By Annie Groer
Washington Post Staff Writer
Thursday, June 8, 2000; Page H06
Washington's first Art Deco Expo in 1983 was, as advertised, a teeming bazaar long on streamlined and curvilinear furniture, not to mention lamps, vases, rugs, textiles, art and jewelry made between the 1920s and '40s.
Chrome cocktail shakers and ashtrays gleamed on blue-mirrored tabletops. Wool mohair sofas and cut-velvet armchairs looked as if they'd once graced the grand salon of the S.S. Normandie. Paintings, posters and sculpture featured chic women and elegant gents, plus pink flamingos, swaying palms and the signature Trylon and Perisphere of the 1939-40 New York World's Fair. Bakelite, in all hues, appeared on everything from drawer pulls to napkin rings to earrings.
By the end of the show, hundreds of buyers had snapped up thousands of dollars worth of Jazz Age goodies. Voila! An annual event was launched. (Full disclosure alert: The Art Deco Society of Washington, a nonprofit group created to preserve and celebrate the architecture and artifacts of the era, was born in my deco living room in 1982. Though no longer an active member, I still cheer on its noble efforts.)
Fast forward to Sunday, when the society presents its 17th expo, at Northern Virginia Community College's Ernst Community Cultural Center. About half of what's being offered by 52 dealers from the East Coast and Midwest at this year's event will be art deco. The rest will be of more recent vintage, from the '50s through the '70s or newly minted reproductions, said Expo Chairman Don Selkirk, who owns Past Pleasures Moderne, an Annandale shop specializing in 20th-century furniture and accessories. "There is a definite trend toward mid-century modern because deco is more difficult to find," said Selkirk, citing a design aesthetic that has been coveted and collected for more than a quarter-century. Selkirk's offerings at the show will represent both eras: a black-and-cream art deco bedroom set by Norman Bel Geddes ($3,500) and a chrome-framed, eight-cushion sofa, designer unknown, from the '60s or '70s ($1,800).
Other dealers agree that deco pickings are getting slimmer. "I haven't seen a World's Fair enamel-top table since I sold one in '86," said Ira Raskin, who deals in old radios, pens and other small objects at Try to Remember at antiques malls in Rehoboth and Selbyville, Del., and Hagerstown, Md.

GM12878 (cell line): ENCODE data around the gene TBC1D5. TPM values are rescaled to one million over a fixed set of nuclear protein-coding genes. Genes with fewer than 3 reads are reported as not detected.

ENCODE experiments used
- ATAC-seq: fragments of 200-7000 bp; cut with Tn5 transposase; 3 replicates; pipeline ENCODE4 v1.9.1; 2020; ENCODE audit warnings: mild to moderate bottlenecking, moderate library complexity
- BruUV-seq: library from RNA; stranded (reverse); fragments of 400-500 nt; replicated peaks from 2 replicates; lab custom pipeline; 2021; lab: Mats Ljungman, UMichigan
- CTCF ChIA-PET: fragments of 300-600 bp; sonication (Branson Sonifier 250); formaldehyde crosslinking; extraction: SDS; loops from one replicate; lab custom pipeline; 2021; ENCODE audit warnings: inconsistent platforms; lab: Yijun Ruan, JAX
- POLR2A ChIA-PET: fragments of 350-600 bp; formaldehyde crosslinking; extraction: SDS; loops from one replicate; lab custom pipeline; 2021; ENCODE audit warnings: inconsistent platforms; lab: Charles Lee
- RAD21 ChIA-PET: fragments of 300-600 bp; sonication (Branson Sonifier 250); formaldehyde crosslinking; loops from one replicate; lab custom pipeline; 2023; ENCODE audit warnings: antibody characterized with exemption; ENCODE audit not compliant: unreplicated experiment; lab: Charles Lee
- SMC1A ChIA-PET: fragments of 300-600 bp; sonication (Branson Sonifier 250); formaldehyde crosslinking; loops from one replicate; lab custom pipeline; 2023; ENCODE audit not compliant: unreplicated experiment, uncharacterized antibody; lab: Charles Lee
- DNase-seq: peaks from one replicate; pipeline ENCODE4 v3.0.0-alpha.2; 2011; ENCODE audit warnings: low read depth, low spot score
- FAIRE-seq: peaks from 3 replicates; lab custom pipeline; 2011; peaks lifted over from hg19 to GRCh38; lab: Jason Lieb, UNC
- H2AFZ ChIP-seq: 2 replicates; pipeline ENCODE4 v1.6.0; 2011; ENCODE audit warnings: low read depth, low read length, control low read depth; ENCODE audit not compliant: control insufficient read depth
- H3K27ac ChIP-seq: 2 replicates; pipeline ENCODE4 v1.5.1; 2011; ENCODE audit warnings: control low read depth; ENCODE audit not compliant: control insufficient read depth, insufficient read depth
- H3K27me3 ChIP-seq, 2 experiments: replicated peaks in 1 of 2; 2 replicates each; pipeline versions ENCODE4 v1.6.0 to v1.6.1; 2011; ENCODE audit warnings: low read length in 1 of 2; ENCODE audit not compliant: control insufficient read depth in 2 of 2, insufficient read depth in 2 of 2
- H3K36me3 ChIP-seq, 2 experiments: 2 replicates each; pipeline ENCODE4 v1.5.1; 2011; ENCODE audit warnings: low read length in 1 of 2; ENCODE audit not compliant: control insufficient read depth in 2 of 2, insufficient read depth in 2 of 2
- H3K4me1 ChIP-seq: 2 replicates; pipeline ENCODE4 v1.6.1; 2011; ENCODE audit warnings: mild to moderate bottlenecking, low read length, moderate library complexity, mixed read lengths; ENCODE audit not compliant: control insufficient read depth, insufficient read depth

Some dealers insist that it's not so much a shortage of goods as a shift in the design Zeitgeist itself from deco to what is generically called mid-century modern.
"Right now, it's so hot that it would be foolish not to include it," said Ken Rower, whose Boomerang Modern shop in West Palm Beach, Fla., specializes in the iconic blond Heywood-Wakefield furniture made from the '30s through the '60s, which he'll be selling this weekend along with period lamps and accessories. "Today's generation of furniture buyers has grown up with this, and they want to recapture that more than they want deco," Rower said.
In addition to problems of quantity, art deco collectors also face the issue of quality. A 1930s credenza of ebony, sharkskin and ivory by French master Emile-Jacques Ruhlmann can easily cost six figures (though it's unlikely such a jewel will be at this sale because there are far larger markets for museum-quality furniture in New York, Los Angeles and Europe). But a mass-produced American breakfront, desk or dining table made of less expensive wood veneers can still be had for several hundred dollars. Similarly, while a mid-centurian may easily spend five figures for an original George Nelson "marshmallow" sofa made from 1956 to 1965, Herman Miller reintroduced them last December to retail for $3,200 to $4,200, depending on upholstery.
The trouble is, some eager collectors don't know where one era ends and another begins, in part because a number of the 20th-century's best designers began producing masterworks in the teens and '20s and continued through the 1960s and '70s.